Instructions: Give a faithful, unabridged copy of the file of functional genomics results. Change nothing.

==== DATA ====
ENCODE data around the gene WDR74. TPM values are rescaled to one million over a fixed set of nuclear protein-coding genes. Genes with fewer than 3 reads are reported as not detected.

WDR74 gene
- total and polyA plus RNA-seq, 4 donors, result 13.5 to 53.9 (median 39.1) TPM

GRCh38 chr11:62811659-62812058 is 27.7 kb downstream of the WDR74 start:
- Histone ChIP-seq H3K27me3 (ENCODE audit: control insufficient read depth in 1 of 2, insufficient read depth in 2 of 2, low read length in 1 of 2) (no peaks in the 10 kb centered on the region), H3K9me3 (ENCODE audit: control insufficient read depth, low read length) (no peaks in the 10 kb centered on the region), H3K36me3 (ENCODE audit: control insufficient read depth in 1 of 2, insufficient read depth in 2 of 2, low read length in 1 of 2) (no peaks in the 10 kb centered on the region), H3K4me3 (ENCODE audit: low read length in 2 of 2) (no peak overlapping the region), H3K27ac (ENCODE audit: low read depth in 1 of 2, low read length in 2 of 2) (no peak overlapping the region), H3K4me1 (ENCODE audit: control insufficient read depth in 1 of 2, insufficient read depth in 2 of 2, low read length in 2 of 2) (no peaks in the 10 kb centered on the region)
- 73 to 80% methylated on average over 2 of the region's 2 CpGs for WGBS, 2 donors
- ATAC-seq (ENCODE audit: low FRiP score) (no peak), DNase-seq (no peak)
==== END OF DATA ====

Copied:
ENCODE data around the gene WDR74. TPM values are rescaled to one million over a fixed set of nuclear protein-coding genes. Genes with fewer than 3 reads are reported as not detected.

WDR74 gene
- total and polyA plus RNA-seq, 4 donors, result 13.5 to 53.9 (median 39.1) TPM

GRCh38 chr11:62811659-62812058 is 27.7 kb downstream of the WDR74 start:
- Histone ChIP-seq H3K27me3 (ENCODE audit: control insufficient read depth in 1 of 2, insufficient read depth in 2 of 2, low read length in 1 of 2) (no peaks in the 10 kb centered on the region), H3K9me3 (ENCODE audit: control insufficient read depth, low read length) (no peaks in the 10 kb centered on the region), H3K36me3 (ENCODE audit: control insufficient read depth in 1 of 2, insufficient read depth in 2 of 2, low read length in 1 of 2) (no peaks in the 10 kb centered on the region), H3K4me3 (ENCODE audit: low read length in 2 of 2) (no peak overlapping the region), H3K27ac (ENCODE audit: low read depth in 1 of 2, low read length in 2 of 2) (no peak overlapping the region), H3K4me1 (ENCODE audit: control insufficient read depth in 1 of 2, insufficient read depth in 2 of 2, low read length in 2 of 2) (no peaks in the 10 kb centered on the region)
- 73 to 80% methylated on average over 2 of the region's 2 CpGs for WGBS, 2 donors
- ATAC-seq (ENCODE audit: low FRiP score) (no peak), DNase-seq (no peak)